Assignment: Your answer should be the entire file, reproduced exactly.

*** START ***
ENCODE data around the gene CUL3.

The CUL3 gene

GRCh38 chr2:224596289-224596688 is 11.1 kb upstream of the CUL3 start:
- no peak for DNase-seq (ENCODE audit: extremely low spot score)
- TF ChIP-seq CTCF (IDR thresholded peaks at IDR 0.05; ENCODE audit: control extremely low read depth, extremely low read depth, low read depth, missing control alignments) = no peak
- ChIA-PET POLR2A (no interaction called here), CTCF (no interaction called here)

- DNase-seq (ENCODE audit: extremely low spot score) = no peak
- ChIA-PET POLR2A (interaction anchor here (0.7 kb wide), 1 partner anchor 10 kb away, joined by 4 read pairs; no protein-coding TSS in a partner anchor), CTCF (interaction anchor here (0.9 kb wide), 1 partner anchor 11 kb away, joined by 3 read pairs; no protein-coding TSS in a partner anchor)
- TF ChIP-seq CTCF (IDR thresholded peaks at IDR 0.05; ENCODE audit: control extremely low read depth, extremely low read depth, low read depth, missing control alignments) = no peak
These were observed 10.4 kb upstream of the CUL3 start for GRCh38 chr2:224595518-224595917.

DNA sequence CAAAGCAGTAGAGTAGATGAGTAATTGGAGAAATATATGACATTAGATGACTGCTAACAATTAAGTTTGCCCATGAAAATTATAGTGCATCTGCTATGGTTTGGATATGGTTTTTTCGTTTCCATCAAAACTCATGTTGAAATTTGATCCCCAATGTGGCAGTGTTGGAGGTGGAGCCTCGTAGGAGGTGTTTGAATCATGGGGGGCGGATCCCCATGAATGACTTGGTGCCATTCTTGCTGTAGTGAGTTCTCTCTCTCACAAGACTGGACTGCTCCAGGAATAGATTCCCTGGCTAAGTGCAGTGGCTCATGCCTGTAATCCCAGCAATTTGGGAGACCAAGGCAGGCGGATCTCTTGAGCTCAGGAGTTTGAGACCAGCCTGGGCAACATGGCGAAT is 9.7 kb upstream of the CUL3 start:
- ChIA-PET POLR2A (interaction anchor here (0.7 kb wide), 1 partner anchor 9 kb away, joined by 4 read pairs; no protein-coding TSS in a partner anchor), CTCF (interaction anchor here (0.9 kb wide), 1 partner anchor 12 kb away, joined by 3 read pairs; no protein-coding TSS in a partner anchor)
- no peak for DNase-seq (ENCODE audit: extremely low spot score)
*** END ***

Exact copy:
ENCODE data around the gene CUL3.

The CUL3 gene

GRCh38 chr2:224596289-224596688 is 11.1 kb upstream of the CUL3 start:
- no peak for DNase-seq (ENCODE audit: extremely low spot score)
- TF ChIP-seq CTCF (IDR thresholded peaks at IDR 0.05; ENCODE audit: control extremely low read depth, extremely low read depth, low read depth, missing control alignments) = no peak
- ChIA-PET POLR2A (no interaction called here), CTCF (no interaction called here)

- DNase-seq (ENCODE audit: extremely low spot score) = no peak
- ChIA-PET POLR2A (interaction anchor here (0.7 kb wide), 1 partner anchor 10 kb away, joined by 4 read pairs; no protein-coding TSS in a partner anchor), CTCF (interaction anchor here (0.9 kb wide), 1 partner anchor 11 kb away, joined by 3 read pairs; no protein-coding TSS in a partner anchor)
- TF ChIP-seq CTCF (IDR thresholded peaks at IDR 0.05; ENCODE audit: control extremely low read depth, extremely low read depth, low read depth, missing control alignments) = no peak
These were observed 10.4 kb upstream of the CUL3 start for GRCh38 chr2:224595518-224595917.

DNA sequence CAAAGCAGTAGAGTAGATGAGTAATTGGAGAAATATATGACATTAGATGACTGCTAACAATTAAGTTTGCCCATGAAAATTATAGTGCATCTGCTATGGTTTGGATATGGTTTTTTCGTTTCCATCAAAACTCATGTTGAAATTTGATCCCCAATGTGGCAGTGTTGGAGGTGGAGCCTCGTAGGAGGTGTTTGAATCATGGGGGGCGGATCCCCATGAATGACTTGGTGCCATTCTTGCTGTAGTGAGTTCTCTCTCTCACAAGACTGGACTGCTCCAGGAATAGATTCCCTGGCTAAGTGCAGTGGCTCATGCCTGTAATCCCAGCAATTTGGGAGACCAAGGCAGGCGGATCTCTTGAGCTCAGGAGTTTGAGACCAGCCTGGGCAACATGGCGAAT is 9.7 kb upstream of the CUL3 start:
- ChIA-PET POLR2A (interaction anchor here (0.7 kb wide), 1 partner anchor 9 kb away, joined by 4 read pairs; no protein-coding TSS in a partner anchor), CTCF (interaction anchor here (0.9 kb wide), 1 partner anchor 12 kb away, joined by 3 read pairs; no protein-coding TSS in a partner anchor)
- no peak for DNase-seq (ENCODE audit: extremely low spot score)